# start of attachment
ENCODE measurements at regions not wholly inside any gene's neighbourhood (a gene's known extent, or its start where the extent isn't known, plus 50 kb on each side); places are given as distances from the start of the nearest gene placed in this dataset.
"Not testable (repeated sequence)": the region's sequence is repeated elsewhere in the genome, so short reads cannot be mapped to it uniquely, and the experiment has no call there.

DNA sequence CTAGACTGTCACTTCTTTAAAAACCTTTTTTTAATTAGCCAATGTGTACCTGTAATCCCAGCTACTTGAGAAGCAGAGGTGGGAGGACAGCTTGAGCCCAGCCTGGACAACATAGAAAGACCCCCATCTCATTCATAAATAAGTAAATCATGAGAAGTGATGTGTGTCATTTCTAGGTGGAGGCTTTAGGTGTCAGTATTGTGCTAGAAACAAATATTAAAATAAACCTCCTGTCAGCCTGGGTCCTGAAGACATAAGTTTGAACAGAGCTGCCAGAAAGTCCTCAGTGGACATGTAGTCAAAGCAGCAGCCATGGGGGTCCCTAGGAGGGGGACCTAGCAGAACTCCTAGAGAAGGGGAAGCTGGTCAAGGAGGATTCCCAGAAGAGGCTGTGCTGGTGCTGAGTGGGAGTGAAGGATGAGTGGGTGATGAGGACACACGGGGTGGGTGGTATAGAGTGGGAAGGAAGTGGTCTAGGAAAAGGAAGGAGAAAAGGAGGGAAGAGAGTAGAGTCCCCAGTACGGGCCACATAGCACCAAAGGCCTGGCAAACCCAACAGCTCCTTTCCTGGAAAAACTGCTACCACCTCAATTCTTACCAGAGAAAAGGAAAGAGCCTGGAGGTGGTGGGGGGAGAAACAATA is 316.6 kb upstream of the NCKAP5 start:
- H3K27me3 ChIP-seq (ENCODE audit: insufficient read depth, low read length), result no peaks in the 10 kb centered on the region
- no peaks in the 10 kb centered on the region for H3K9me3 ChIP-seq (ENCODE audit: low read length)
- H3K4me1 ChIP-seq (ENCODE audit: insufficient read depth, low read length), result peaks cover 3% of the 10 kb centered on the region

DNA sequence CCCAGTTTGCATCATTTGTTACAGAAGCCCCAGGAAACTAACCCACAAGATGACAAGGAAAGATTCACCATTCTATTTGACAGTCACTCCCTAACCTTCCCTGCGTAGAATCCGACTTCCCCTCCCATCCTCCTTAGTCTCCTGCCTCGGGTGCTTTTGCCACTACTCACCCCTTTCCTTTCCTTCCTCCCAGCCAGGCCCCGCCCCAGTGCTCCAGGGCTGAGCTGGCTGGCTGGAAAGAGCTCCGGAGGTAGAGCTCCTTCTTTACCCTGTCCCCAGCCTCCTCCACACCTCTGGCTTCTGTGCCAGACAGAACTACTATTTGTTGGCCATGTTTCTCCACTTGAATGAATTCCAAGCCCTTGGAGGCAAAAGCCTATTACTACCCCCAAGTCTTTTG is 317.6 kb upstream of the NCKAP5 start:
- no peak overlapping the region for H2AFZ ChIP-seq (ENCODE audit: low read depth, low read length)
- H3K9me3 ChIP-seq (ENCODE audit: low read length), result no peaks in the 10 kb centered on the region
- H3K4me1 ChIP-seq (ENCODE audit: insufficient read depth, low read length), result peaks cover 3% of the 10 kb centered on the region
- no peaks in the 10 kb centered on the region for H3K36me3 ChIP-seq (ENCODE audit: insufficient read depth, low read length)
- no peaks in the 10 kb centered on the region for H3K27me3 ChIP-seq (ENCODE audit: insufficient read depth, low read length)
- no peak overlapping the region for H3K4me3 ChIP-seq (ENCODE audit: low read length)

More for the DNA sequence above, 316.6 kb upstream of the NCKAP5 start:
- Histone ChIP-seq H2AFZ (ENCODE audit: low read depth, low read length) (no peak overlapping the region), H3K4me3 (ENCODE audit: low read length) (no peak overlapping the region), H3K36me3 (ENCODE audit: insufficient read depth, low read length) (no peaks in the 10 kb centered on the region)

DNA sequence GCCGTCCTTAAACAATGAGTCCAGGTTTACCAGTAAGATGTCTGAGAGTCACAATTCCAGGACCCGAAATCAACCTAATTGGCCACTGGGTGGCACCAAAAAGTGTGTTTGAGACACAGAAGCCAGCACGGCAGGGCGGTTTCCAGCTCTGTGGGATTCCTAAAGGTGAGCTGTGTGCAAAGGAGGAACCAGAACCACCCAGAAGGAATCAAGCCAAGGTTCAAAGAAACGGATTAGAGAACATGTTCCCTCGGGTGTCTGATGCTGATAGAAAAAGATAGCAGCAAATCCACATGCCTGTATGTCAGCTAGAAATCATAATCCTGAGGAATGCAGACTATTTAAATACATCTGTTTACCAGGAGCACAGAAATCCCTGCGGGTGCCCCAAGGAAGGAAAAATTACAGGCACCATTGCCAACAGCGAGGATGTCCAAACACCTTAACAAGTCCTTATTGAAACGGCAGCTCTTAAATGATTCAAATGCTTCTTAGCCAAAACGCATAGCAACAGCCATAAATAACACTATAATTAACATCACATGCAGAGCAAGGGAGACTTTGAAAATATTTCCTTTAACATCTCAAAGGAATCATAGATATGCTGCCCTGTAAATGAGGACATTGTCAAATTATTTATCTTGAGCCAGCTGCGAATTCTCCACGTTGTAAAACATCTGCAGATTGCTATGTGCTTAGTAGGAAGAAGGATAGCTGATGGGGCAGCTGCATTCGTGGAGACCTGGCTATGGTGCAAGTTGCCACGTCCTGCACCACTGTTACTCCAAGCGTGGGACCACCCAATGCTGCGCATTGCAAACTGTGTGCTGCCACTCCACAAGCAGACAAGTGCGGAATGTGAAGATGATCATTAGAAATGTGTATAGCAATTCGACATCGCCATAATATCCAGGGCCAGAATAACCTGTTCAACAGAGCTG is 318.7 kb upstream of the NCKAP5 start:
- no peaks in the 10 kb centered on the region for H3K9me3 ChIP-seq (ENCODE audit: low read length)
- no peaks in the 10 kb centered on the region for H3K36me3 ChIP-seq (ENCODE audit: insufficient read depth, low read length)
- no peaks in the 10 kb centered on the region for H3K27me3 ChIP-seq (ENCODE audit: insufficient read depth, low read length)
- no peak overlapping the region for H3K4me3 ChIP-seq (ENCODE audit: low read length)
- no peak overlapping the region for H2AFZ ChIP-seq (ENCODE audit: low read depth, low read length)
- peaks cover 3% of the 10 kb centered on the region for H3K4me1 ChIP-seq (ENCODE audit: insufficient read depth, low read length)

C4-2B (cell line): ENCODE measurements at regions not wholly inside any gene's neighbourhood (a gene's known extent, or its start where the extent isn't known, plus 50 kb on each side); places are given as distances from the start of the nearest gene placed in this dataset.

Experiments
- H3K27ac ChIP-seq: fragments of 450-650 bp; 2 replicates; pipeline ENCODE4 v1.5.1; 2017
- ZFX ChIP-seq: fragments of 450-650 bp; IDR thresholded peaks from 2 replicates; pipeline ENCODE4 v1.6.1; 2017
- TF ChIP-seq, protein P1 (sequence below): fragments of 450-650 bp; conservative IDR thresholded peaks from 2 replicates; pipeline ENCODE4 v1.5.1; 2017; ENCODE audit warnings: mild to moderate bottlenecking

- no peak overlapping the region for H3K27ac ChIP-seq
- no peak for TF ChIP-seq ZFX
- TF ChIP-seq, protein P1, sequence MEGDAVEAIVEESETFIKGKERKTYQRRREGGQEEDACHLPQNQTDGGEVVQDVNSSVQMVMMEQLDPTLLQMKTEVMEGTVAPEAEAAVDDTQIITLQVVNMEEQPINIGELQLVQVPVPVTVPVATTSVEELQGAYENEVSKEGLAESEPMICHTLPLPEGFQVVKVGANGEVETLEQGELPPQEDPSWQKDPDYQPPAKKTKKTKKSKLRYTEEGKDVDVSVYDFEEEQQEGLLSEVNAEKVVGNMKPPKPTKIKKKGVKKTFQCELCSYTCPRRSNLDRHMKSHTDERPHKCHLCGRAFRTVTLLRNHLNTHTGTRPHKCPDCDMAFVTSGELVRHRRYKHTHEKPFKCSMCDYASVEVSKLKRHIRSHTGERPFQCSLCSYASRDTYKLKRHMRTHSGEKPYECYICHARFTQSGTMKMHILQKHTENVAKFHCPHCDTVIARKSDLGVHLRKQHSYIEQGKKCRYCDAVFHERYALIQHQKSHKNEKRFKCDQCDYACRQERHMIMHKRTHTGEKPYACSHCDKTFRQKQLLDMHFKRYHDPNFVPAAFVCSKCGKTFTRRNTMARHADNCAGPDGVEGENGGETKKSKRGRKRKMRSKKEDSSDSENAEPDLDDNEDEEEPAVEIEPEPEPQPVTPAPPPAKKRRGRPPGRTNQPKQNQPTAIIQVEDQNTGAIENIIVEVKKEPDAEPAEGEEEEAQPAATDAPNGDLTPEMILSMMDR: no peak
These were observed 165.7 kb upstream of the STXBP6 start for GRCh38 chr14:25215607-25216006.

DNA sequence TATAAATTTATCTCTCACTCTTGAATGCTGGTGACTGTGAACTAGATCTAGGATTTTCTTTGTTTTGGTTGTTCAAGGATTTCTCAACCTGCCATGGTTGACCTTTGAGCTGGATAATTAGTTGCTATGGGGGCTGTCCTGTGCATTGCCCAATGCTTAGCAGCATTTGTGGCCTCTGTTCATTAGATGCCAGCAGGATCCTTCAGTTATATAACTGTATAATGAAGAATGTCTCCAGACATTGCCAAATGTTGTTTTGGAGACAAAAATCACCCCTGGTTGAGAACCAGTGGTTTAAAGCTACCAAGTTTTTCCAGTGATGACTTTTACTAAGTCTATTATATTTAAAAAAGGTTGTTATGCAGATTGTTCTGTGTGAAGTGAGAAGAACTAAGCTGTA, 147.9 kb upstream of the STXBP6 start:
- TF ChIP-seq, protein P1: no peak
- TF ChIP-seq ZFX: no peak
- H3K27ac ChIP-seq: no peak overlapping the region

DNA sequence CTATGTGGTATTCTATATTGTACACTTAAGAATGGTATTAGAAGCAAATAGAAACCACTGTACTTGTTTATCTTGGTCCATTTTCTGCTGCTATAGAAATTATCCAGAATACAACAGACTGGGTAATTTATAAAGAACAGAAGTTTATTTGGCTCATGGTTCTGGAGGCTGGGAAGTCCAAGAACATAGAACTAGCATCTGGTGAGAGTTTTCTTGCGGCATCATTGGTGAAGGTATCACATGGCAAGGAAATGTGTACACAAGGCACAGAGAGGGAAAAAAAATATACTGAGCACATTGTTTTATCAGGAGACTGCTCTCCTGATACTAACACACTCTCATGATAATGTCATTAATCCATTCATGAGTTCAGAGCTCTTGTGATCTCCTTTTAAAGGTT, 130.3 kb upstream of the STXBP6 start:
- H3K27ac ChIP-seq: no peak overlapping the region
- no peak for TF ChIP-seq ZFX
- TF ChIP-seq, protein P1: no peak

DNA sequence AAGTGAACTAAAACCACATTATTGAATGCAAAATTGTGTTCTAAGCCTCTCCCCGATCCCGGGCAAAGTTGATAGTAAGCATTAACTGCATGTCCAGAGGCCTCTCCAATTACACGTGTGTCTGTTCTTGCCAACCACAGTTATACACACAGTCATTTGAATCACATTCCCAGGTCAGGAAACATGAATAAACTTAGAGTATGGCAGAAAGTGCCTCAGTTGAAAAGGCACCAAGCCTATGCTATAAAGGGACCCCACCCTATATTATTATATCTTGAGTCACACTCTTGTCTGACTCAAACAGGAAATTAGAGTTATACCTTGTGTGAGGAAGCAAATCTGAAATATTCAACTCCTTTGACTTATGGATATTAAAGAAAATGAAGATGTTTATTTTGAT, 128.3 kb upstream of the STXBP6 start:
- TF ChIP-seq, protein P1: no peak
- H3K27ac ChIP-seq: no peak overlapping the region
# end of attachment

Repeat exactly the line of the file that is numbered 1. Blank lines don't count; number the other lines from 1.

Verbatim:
ENCODE measurements at regions not wholly inside any gene's neighbourhood (a gene's known extent, or its start where the extent isn't known, plus 50 kb on each side); places are given as distances from the start of the nearest gene placed in this dataset.